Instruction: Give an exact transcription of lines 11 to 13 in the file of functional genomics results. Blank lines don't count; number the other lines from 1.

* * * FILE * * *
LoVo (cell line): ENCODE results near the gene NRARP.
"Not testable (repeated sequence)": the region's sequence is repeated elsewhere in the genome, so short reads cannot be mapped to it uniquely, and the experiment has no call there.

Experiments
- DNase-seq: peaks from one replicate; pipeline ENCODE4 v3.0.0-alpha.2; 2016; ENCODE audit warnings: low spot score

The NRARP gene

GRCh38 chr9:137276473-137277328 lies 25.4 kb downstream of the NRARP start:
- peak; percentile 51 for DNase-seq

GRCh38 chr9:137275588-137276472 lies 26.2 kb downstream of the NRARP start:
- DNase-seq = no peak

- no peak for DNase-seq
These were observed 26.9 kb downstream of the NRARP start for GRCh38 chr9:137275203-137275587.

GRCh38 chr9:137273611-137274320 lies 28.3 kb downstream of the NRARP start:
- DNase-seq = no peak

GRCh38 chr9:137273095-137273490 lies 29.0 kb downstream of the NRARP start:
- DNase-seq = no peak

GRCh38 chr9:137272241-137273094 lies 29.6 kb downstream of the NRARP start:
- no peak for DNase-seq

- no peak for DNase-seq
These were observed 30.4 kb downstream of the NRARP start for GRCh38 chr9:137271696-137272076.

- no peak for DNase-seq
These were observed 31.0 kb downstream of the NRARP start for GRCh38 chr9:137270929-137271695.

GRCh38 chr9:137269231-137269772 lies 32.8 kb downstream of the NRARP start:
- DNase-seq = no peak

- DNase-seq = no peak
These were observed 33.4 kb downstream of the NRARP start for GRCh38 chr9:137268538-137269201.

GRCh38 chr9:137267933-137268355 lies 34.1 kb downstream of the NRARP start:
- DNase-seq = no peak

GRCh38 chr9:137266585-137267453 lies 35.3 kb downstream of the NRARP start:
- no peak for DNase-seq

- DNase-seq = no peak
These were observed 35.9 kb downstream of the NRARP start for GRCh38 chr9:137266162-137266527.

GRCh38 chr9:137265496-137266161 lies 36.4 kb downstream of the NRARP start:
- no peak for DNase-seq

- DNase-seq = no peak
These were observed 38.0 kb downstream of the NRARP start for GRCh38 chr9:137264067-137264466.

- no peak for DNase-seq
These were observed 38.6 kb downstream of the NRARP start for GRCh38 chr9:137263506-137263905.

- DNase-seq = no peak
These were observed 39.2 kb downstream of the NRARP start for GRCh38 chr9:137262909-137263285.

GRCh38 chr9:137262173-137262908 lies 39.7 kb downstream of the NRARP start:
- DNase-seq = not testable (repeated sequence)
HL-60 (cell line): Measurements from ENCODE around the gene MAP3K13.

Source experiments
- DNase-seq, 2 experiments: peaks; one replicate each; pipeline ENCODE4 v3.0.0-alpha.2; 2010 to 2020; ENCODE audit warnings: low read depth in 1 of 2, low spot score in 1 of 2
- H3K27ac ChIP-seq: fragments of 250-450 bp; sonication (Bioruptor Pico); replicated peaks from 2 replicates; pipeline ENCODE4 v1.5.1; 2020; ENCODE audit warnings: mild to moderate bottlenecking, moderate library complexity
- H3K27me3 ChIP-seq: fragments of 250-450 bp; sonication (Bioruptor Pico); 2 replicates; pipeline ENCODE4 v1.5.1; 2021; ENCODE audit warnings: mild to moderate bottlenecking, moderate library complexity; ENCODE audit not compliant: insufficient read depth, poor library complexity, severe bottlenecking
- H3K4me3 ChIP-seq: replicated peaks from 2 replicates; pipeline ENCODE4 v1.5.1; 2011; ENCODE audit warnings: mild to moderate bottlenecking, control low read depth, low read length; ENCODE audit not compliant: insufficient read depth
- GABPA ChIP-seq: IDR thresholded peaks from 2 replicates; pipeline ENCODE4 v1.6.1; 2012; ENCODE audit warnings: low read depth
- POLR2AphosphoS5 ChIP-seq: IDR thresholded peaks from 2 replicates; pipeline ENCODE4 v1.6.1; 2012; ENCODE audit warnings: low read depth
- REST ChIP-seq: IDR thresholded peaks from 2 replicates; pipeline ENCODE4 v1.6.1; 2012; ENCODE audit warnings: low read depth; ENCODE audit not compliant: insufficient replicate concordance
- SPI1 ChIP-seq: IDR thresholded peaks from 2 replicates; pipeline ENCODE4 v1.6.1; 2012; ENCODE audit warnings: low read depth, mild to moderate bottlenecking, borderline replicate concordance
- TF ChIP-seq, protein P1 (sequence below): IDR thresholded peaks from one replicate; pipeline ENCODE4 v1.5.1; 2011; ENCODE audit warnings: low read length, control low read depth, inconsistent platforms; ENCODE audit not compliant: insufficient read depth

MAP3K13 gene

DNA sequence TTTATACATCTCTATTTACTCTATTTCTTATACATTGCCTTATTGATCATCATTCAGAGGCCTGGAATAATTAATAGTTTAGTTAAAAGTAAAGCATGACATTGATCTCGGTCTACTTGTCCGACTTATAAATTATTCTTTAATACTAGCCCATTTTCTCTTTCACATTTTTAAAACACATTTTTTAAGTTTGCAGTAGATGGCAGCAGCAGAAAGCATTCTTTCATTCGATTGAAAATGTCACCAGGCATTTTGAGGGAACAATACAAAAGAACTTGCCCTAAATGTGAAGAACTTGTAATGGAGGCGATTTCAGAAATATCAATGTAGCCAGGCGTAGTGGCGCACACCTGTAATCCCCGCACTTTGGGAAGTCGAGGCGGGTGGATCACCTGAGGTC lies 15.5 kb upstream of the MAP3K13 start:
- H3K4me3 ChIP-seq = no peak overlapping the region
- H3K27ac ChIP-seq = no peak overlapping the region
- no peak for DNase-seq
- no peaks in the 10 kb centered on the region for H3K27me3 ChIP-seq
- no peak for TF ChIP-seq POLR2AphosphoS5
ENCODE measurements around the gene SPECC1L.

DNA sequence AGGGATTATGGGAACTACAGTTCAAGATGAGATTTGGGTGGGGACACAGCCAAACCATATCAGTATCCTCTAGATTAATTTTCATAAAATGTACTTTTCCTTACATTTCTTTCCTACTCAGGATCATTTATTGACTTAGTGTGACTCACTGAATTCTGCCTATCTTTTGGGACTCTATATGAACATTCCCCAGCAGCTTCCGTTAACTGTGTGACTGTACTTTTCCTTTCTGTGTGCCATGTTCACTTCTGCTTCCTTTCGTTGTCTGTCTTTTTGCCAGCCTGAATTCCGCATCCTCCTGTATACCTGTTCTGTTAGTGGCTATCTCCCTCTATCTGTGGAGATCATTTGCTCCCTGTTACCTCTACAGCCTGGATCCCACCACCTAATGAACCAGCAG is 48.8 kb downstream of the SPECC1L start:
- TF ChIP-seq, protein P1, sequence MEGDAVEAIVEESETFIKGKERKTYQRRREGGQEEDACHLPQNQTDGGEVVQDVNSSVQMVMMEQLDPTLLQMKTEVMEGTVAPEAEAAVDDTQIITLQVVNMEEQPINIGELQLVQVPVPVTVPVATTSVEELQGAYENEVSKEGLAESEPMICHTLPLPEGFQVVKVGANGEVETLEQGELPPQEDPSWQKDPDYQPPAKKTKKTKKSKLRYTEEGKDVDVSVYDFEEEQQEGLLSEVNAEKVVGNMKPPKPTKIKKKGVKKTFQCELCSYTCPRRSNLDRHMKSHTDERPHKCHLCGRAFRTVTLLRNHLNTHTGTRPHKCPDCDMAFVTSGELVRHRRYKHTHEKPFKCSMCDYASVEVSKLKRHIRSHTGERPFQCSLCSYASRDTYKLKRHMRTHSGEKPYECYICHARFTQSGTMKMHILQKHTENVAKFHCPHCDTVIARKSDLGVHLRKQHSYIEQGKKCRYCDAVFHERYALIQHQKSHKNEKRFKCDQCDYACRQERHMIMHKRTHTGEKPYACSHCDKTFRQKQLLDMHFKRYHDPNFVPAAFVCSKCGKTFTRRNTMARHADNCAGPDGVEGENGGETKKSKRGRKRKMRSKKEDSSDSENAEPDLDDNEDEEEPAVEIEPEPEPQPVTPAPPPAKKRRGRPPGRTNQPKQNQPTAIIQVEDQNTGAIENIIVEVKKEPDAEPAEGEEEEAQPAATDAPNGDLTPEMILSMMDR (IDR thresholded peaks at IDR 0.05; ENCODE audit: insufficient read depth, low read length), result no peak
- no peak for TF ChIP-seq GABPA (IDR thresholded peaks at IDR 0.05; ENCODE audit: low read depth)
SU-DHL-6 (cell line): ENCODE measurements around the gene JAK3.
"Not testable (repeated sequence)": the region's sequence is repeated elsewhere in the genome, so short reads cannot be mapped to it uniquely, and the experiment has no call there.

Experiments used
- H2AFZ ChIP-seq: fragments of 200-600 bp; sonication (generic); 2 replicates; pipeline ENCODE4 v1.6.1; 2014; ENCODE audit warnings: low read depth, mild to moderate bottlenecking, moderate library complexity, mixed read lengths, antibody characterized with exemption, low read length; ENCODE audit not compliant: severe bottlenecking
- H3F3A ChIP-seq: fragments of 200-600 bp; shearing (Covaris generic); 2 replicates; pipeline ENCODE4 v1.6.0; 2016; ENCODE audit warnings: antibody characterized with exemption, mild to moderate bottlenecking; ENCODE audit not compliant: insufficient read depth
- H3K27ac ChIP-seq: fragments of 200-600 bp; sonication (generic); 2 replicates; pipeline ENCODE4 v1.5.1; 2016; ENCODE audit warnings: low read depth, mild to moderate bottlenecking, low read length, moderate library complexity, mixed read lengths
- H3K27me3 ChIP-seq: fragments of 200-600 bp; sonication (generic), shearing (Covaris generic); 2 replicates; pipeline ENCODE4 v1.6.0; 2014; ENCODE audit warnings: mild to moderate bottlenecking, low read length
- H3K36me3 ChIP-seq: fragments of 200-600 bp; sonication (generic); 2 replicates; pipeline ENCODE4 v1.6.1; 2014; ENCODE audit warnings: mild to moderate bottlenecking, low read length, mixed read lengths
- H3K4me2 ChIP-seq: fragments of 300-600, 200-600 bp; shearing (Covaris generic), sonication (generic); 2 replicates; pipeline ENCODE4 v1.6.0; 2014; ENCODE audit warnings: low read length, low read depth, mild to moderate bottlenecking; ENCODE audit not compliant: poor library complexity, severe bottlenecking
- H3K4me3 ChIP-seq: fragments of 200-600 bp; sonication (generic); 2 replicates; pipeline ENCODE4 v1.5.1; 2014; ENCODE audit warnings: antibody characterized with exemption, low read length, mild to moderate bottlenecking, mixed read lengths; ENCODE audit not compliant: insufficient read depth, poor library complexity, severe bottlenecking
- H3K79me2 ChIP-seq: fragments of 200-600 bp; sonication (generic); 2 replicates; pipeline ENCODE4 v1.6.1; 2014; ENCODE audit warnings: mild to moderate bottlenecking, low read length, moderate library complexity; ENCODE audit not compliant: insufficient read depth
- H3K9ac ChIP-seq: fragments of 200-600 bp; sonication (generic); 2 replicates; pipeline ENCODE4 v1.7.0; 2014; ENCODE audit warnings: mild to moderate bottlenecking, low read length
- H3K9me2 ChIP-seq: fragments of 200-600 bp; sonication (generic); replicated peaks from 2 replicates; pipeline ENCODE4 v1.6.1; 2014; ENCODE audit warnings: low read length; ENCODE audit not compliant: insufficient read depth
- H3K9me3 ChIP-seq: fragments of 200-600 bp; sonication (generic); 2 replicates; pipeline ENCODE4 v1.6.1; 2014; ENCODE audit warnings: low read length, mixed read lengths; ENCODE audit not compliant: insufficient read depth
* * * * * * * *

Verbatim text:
These were observed 26.9 kb downstream of the NRARP start for GRCh38 chr9:137275203-137275587.

GRCh38 chr9:137273611-137274320 lies 28.3 kb downstream of the NRARP start:
- DNase-seq = no peak